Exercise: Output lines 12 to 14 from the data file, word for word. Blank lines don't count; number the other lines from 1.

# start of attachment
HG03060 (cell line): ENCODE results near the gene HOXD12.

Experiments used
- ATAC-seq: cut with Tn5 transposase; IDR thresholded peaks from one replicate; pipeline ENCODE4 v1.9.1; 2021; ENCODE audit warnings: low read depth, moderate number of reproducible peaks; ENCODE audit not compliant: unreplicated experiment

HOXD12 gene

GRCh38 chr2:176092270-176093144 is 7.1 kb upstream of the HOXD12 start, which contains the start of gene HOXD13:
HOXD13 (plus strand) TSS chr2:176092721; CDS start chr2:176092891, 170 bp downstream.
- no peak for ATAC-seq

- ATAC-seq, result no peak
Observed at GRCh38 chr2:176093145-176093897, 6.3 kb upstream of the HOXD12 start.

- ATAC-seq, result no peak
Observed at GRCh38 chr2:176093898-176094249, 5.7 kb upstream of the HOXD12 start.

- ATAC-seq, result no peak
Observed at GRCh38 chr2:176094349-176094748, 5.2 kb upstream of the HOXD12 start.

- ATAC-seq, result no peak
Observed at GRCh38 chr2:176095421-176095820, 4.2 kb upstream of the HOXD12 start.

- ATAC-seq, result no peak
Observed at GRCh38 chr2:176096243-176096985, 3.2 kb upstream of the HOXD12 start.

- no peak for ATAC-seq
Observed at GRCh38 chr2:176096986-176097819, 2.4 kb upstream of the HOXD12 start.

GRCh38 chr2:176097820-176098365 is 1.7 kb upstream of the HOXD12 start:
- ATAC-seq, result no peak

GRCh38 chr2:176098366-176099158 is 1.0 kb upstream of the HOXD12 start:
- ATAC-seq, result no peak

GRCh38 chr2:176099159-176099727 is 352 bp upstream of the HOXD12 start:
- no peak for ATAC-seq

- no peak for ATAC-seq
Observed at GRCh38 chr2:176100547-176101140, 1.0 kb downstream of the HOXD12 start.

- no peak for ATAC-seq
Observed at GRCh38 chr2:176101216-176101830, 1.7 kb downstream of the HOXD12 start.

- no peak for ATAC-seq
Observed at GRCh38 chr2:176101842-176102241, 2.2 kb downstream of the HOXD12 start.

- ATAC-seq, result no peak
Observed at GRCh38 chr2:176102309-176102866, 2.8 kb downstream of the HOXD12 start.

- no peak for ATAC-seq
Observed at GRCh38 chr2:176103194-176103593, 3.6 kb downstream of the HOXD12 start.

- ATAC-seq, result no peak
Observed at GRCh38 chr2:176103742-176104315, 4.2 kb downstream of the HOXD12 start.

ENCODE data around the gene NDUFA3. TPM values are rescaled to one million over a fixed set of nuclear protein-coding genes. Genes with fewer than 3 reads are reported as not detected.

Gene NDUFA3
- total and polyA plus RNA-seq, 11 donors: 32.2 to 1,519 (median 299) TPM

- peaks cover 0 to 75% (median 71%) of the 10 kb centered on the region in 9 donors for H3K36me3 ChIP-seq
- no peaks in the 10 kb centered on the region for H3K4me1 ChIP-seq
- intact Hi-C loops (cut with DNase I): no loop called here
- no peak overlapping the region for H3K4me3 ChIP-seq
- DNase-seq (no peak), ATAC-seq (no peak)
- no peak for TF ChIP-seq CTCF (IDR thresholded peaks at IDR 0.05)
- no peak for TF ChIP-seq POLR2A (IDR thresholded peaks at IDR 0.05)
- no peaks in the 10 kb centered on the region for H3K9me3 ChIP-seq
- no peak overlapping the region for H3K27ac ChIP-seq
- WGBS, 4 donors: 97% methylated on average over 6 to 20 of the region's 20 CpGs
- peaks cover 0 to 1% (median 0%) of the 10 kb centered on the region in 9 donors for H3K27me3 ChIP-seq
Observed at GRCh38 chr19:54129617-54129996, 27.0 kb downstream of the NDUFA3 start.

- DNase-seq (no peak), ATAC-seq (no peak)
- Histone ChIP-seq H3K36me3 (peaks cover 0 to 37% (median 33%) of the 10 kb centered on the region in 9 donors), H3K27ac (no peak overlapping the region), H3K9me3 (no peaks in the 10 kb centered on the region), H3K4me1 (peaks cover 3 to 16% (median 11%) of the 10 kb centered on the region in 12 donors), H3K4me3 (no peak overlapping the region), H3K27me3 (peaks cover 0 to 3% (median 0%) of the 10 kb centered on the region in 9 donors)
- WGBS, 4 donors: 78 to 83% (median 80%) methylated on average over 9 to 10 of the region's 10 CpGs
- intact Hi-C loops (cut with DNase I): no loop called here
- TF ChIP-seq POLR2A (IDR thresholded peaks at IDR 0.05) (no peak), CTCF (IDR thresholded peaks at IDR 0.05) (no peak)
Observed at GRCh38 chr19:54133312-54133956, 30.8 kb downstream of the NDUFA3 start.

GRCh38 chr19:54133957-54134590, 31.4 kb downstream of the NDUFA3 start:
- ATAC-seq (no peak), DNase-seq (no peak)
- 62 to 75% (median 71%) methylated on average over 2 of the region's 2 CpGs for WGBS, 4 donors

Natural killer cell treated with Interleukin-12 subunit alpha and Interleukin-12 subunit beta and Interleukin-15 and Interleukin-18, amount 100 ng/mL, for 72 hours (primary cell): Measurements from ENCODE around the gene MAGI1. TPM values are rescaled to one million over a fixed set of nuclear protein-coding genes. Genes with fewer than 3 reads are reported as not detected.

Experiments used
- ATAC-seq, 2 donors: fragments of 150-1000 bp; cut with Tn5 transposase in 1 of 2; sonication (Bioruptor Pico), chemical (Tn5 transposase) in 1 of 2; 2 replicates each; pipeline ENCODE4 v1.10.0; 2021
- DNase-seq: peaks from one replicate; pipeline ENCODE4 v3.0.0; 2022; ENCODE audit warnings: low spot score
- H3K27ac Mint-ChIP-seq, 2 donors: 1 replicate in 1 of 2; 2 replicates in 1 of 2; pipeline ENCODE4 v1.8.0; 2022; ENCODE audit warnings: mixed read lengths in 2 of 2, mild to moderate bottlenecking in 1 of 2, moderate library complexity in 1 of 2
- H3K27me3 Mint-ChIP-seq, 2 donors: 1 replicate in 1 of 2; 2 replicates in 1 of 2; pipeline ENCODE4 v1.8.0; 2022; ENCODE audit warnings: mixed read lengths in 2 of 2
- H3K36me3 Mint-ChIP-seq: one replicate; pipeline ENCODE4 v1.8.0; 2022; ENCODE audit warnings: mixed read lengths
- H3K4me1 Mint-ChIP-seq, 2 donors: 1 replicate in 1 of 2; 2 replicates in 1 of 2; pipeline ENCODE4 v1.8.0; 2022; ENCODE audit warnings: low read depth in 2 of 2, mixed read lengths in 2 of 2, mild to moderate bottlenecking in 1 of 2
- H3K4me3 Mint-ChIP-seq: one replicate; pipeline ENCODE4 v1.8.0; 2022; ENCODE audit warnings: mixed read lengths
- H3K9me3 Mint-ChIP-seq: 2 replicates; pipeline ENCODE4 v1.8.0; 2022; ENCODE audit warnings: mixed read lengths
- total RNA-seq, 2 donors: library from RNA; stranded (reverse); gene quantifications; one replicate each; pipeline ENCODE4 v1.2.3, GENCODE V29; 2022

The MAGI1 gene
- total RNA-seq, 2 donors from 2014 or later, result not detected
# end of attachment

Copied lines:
- ATAC-seq, result no peak
Observed at GRCh38 chr2:176094349-176094748, 5.2 kb upstream of the HOXD12 start.

- ATAC-seq, result no peak